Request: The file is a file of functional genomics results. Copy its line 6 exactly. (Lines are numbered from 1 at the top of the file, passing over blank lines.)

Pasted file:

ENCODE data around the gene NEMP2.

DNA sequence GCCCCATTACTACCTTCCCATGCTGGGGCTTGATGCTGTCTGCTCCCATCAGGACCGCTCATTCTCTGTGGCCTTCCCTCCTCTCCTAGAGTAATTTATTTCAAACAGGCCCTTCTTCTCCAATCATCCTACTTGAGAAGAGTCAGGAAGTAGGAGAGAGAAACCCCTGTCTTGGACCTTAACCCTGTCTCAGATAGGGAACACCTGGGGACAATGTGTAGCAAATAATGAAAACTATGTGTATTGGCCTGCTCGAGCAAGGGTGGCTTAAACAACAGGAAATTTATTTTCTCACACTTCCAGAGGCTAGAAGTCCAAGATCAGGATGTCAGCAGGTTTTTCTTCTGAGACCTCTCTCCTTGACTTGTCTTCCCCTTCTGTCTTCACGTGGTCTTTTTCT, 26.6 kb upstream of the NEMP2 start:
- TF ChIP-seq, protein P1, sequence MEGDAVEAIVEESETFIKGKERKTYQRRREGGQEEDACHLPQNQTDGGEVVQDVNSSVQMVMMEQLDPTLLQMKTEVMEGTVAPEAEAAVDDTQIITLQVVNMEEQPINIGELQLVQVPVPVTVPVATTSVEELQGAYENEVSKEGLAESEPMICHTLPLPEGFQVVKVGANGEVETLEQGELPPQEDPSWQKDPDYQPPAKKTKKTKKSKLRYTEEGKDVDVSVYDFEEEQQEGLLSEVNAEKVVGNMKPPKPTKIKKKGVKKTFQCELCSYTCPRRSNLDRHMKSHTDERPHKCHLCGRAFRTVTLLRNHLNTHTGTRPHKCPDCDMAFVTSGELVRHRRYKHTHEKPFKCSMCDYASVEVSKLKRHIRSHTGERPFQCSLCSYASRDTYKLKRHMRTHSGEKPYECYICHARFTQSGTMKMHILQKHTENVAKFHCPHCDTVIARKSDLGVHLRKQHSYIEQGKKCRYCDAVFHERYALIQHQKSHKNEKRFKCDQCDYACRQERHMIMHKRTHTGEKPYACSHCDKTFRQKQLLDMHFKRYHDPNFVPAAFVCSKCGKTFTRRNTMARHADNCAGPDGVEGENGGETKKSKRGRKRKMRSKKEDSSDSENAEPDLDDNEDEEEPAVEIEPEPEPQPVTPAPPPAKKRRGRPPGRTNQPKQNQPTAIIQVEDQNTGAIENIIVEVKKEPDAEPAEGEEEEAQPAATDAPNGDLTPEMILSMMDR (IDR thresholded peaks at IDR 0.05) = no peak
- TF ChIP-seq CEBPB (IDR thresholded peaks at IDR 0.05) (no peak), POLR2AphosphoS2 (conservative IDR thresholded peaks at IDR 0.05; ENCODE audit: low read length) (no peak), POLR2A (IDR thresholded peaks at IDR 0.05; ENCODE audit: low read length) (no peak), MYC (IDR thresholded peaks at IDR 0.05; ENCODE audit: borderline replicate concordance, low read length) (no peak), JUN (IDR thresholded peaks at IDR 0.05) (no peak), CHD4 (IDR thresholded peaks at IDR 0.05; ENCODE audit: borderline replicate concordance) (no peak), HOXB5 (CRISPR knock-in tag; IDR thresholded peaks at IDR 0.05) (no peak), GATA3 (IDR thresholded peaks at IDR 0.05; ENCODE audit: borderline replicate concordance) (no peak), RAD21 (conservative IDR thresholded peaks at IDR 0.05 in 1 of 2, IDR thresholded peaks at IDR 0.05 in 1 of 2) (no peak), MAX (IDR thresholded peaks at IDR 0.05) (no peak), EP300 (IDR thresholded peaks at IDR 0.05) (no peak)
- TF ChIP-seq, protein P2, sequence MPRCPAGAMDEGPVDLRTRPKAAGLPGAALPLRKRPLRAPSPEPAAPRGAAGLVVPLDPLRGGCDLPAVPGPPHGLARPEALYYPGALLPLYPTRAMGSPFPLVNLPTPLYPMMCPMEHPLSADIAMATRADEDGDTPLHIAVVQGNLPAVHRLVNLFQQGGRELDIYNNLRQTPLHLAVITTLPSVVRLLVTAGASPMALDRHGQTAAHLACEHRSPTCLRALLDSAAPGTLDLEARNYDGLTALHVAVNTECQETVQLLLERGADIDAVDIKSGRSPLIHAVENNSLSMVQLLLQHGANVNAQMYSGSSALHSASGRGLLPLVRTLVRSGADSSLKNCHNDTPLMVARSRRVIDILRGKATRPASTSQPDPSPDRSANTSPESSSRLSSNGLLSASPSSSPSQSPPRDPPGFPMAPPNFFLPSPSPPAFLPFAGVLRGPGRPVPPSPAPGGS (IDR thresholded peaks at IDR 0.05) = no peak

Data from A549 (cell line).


Data from A549 (cell line).